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How Real Is The American Dream?

734 words - 3 pages

“So America was a place of which lovers and young people dreamed. If one could only manage to get the price of a passage, he could count his troubles at an end” (18). The account of Jurgis Rudkus, a Lithuanian-American immigrant, conveys the struggles, optimisms, and despairs associated with the American dream. Hoping to make a name for himself in the “land of the free,” Jurgis soon finds himself in a situation no better than paid slavery, under the master known as capitalism. Throughout The Jungle (1906), realistic writer Upton Sinclair conveys the theme that the true reality of the American dream differs greatly from its gilded cover.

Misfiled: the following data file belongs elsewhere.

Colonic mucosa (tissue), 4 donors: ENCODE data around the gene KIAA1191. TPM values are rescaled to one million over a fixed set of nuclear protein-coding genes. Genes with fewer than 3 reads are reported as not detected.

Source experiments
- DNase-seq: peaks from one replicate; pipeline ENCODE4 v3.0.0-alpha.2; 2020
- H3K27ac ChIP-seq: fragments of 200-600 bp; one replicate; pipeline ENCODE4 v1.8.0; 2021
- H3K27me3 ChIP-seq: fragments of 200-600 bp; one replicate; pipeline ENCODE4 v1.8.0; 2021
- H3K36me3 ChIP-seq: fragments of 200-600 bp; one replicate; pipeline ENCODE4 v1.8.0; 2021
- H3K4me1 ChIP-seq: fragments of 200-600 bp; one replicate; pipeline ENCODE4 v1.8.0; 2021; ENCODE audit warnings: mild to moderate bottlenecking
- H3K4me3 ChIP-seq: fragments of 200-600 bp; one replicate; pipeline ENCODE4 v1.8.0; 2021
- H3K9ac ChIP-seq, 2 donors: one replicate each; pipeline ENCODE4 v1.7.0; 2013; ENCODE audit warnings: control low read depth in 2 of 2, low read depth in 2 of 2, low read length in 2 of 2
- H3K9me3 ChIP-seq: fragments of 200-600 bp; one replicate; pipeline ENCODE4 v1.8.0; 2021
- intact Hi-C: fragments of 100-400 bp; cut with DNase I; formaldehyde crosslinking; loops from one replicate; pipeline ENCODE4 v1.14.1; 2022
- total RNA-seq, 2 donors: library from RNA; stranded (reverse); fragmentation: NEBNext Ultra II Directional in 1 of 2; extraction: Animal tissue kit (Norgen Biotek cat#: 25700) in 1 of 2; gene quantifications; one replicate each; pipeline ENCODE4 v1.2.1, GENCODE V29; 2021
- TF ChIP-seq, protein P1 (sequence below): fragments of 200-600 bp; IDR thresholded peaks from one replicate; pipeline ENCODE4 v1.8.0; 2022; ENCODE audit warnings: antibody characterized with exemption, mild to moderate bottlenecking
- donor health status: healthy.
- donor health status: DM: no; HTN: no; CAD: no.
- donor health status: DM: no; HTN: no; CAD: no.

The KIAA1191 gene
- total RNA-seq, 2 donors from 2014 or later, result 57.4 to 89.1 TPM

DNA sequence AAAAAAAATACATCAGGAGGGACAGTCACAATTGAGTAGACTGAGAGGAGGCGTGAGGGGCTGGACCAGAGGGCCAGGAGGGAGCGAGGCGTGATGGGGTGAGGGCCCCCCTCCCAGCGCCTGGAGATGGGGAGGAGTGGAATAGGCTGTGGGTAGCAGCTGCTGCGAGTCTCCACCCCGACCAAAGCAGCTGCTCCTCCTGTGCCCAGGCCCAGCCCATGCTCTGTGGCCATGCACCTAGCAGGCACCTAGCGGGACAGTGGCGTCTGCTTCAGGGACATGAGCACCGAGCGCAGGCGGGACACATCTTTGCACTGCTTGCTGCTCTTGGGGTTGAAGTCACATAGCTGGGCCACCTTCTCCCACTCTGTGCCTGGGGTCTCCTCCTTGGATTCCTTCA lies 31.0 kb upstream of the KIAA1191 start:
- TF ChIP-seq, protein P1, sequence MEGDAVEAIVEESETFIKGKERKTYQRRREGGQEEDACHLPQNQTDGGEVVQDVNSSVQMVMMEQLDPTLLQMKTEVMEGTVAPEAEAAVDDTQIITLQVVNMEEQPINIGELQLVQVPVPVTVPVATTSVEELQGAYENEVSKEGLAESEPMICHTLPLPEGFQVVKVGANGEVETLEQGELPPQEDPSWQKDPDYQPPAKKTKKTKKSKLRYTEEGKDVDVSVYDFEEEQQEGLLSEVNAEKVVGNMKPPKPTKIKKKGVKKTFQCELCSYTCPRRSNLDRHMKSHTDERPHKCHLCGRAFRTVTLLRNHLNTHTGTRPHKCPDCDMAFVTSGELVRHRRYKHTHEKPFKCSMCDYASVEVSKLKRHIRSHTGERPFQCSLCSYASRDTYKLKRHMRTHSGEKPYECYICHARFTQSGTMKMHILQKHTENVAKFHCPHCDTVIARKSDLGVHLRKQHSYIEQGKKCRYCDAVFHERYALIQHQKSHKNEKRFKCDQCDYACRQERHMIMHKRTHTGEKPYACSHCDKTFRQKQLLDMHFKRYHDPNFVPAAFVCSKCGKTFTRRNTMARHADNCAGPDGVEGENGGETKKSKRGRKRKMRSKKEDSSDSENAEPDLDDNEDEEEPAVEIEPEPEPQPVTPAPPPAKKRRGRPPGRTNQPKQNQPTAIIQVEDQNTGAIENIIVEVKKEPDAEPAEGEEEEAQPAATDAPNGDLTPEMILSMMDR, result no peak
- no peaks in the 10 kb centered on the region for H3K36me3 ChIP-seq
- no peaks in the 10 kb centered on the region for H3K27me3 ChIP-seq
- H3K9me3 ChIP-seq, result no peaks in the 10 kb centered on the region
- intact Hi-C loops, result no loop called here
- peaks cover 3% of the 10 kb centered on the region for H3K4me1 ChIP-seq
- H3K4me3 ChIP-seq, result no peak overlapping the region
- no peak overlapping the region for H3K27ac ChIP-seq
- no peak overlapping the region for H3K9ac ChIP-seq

Upon arriving in America, the Rudkus family is in awe ...view middle of the document...

As time goes on, Jurgis realizes that the American dream has a cover for the fallacies inside itself. While each proletariat tries to earn as much money as he can, the rich capitalists alienate workers by not allowing them to rise. “A very few days …had been sufficient to make clear … that in it the poor man was almost as poor as in any other corner of the earth” (22). The workers realize that no matter where they are in the world, they will be deprecated, used, and thrown out as many times as the capitalists need. These same capitalists also make a prodigious deal of money off of the immigrants’ “great” housing deal. In a conversation with neighbors, the family finds this situation out. “‘They trick you and eat you alive. …Get your deed, and see.’ ‘That means,’ replied the other, ‘that you have to pay them seven dollars next month, as well as the twelve dollars.’” (59). Through a seemingly fair opportunity resembling the American dream, it is found that one group can still take advantage of the another without the exploited even realizing...

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